Books and bakes #16: Secrets of Happiness and poppyseed bagels

The bake

I’ve wanted to try making bagels for a while. But, for some reason, I was intimidated. I guess I thought they were complicated. I built up the courage and told my boyfriend I was going to try. He was also interested, so it become a Saturday afternoon project.

It turns out bagels aren’t that difficult to make! We used a recipe from King Arthur Baking Company. Since this was my first time making bagels, I can’t compare to other recipes, but I think the trick to a good bagel is using bread flour (not all-purpose) and kneading the dough long enough to give it that chewy texture. We topped the entire dozen with poppyseeds, but the recipe is for plain bagels with some tips if you want to try variations.

The one part of the process that gave us some trouble was rolling the dough into “smooth” balls. We did our best, but they weren’t totally smooth, meaning the shapes of the bagels were less than perfect. But does it matter how a bagel looks if it tastes as good as these ones did? We didn’t think so.

My one complaint was that some of the bagels stuck to one of the two pans. So next time, I’ll try with greased parchment paper instead of just greased pans.

The book

I’m halfway through Secrets of Happiness by Joan Silber. The book is divided into seven sections–sort of a novel and sort of a collection of linked stories. It opens with New York lawyer Ethan learning that his father has a second family and has been living with this secret for years. This first story is told from Ethan’s perspective, and the subsequent sections in the book are first-person accounts from different characters connected to this. (Or at least that’s how it’s been so far. I’m in the fourth section.) I seem to have a thing for linked stories. I like getting an inside look from various perspectives on the same events. So far, I wouldn’t say the book has been “unputdownable,” but I am quite enjoying it.

Canadian short story collections for Short Story Month

May is Short Story Month, and with the Victoria Day long weekend coming up here in Canada, you might consider picking up a collection to read while hanging out in the backyard, on the balcony, or in the park. Here are a few by Canadian writers I’ve particularly enjoyed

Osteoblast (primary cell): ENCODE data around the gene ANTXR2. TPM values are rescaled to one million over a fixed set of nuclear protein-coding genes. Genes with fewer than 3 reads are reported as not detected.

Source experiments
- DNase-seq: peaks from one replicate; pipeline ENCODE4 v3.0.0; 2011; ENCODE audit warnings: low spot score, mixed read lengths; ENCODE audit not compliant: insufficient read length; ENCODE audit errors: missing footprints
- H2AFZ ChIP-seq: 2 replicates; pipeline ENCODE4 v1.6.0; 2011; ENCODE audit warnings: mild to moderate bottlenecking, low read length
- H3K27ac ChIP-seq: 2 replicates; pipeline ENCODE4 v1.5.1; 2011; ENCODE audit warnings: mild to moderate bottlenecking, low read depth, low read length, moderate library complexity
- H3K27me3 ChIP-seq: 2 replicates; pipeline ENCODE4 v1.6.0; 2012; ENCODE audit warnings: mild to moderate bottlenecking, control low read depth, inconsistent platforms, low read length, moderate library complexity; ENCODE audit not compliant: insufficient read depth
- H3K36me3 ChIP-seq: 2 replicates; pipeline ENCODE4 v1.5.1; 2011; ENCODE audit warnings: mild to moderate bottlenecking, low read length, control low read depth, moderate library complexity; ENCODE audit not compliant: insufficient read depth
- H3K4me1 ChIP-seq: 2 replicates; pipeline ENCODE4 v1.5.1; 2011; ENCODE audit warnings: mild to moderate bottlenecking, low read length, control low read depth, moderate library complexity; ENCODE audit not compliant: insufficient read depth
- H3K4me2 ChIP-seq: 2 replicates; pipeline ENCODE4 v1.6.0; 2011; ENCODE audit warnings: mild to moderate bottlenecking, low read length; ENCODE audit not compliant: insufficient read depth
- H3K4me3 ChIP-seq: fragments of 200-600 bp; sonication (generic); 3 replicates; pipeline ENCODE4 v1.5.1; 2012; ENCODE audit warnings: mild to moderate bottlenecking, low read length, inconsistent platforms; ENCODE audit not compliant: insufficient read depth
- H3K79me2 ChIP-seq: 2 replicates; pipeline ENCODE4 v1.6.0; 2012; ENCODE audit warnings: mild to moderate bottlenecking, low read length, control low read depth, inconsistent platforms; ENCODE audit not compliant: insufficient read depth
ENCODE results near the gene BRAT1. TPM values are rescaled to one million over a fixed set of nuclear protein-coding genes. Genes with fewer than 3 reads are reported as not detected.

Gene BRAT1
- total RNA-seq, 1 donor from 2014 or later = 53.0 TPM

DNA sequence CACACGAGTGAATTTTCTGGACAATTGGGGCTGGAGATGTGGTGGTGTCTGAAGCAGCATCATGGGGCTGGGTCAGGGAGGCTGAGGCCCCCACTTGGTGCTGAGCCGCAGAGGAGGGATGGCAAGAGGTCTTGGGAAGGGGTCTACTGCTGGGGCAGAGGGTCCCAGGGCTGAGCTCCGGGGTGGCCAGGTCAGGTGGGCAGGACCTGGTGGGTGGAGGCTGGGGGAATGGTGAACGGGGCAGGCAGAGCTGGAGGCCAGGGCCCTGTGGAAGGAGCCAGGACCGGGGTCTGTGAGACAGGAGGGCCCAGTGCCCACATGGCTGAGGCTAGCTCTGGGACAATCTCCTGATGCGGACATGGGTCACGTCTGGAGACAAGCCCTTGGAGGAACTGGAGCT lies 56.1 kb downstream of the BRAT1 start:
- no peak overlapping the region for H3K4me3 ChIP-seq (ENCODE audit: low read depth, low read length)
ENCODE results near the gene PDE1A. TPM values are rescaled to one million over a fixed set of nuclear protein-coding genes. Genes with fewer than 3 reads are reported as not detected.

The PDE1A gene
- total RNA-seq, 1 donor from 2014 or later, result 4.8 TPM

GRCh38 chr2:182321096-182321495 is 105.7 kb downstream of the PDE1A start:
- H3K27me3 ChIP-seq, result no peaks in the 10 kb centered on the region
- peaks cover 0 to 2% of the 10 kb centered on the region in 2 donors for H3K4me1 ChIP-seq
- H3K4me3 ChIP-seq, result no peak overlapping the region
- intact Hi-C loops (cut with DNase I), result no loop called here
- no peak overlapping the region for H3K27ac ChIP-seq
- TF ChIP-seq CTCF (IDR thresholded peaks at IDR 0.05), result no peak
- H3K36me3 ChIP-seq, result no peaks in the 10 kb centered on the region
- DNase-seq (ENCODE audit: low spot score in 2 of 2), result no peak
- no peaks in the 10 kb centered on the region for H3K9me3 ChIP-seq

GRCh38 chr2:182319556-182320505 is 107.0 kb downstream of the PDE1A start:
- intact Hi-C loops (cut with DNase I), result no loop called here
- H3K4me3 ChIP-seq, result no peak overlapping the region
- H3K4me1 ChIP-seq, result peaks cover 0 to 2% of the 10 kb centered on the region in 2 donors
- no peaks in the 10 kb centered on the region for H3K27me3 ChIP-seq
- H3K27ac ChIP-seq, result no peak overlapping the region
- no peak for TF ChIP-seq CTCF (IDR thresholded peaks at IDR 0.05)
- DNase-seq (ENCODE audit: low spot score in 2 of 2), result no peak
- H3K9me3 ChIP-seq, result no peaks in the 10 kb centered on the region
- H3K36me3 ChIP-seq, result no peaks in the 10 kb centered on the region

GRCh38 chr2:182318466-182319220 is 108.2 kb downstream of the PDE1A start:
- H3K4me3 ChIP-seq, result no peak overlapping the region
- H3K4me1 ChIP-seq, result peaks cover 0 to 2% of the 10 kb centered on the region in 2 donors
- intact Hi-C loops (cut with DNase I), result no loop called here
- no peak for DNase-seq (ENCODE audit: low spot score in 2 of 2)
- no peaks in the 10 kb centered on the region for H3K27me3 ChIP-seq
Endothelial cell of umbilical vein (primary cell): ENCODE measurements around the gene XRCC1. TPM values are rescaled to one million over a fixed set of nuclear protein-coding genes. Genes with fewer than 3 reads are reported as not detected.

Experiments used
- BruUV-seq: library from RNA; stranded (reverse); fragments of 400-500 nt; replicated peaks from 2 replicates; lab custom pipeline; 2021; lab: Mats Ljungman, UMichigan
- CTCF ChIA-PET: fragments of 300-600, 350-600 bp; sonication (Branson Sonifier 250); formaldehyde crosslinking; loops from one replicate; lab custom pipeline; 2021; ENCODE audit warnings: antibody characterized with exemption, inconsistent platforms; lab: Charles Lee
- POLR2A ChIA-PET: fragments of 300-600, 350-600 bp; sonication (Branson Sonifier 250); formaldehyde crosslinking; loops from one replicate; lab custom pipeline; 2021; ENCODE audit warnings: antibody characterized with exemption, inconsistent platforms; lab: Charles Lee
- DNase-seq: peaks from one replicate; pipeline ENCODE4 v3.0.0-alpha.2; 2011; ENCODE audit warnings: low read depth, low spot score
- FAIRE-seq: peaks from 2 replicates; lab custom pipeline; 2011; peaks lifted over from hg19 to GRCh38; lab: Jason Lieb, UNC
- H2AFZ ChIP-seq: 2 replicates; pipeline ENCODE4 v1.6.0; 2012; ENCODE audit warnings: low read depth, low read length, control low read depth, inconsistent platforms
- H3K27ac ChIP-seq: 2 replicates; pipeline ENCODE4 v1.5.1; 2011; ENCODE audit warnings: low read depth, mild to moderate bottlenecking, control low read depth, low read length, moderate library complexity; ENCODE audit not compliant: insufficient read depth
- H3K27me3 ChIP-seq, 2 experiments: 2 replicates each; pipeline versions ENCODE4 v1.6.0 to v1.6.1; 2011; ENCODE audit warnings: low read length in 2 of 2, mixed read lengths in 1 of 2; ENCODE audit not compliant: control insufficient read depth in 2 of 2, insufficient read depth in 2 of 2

How to Pronounce Knife

It’s probably no surprise to see this one on the list. Souvankham Thammavonga’s short story collection, How to Pronounce Knife, won the 2020 Scotiabank Giller Prize and has received much praise, both in Canada and beyond. I found these stories about the immigrant experience to be achingly beautiful.

That Time I Loved You

I was hooked from the first sentence of Carrianne Leung’s book That Time I Loved You: “1979: This was the year the parents in my neighbourhood began killing themselves.” This collection focuses on a group of neighbours in the Toronto suburb of Scarborough in the 1970s. Reading these stories was like wandering the neighbourhood and peering into the windows of the houses. I loved learning the secrets of these characters–the parts of themselves their neighbours didn’t get to see.

Coconut Dreams

The stories in Coconut Dreams by Derek Mascarenhas centre around a brother and sister, first-generation Canadians whose parents emigrated from India. I enjoyed the different perspectives in the stories as they told the experiences of the siblings, exploring themes of innocence, identity, and belonging.

13 Ways of Looking at a Fat Girl

In Mona Awad’s 13 Ways of Looking at a Fat Girl, thirteen stories show protagonist Lizzie at thirteen stages of her life, from her teenage years to adulthood. We see Lizzie struggle with her weight and with her relationships of all kinds. I was impressed with how each story worked as a standalone piece, but, when read together, they provided such a strong sense of Lizzie’s character.

The Toronto Book of the Dead

When I think of the short story as a genre, I think of fiction. But I suppose it doesn’t have to be. With Adam Bunch’s book The Toronto Book of the Dead, I think it’s fair to say this is a collection of short stories, even if the stories are true. It was fascinating to learn about Toronto’s history through these tales of some of the city’s most interesting deaths. (I happen to be currently reading Bunch’s new book, The Toronto Book of Love, which may appeal more, if you’re not feeling the morbid stuff so much.)

Books and bakes #15: Unsettled Ground and cherry pie

The bake

I wasn’t a big pie fan when I was younger. But as I’ve grown, so have my tastes, and I find myself craving a fruit pie quite a bit these days. I’d been wanting a cherry pie in particular for the last few weeks. (I’m not sure why, as I’ve probably eaten cherry pie only a couple of times in my entire life.) And this weekend I baked one.

I used frozen cherries, since it’s not quite cherry season in Ontario (bonus: the frozen cherries were already pitted). I’ve heard that sour cherries are best for pie, but I could find only sweet cherries in the freezer, and this recipe from Baker by Nature stated any type of cherries would work. Still, I added more lemon juice than the recipe called for, as I didn’t want the pie to be too sweet. (By the way, I used this recipe for the filling only, and I used my tried-and-true pie pastry recipe from Canadian Living.) It was my first time doing a lattice pie crust, too. At first, I was a little confused on how to do it, but this video tutorial from Sally’s Baking Addiction quickly cleared that up.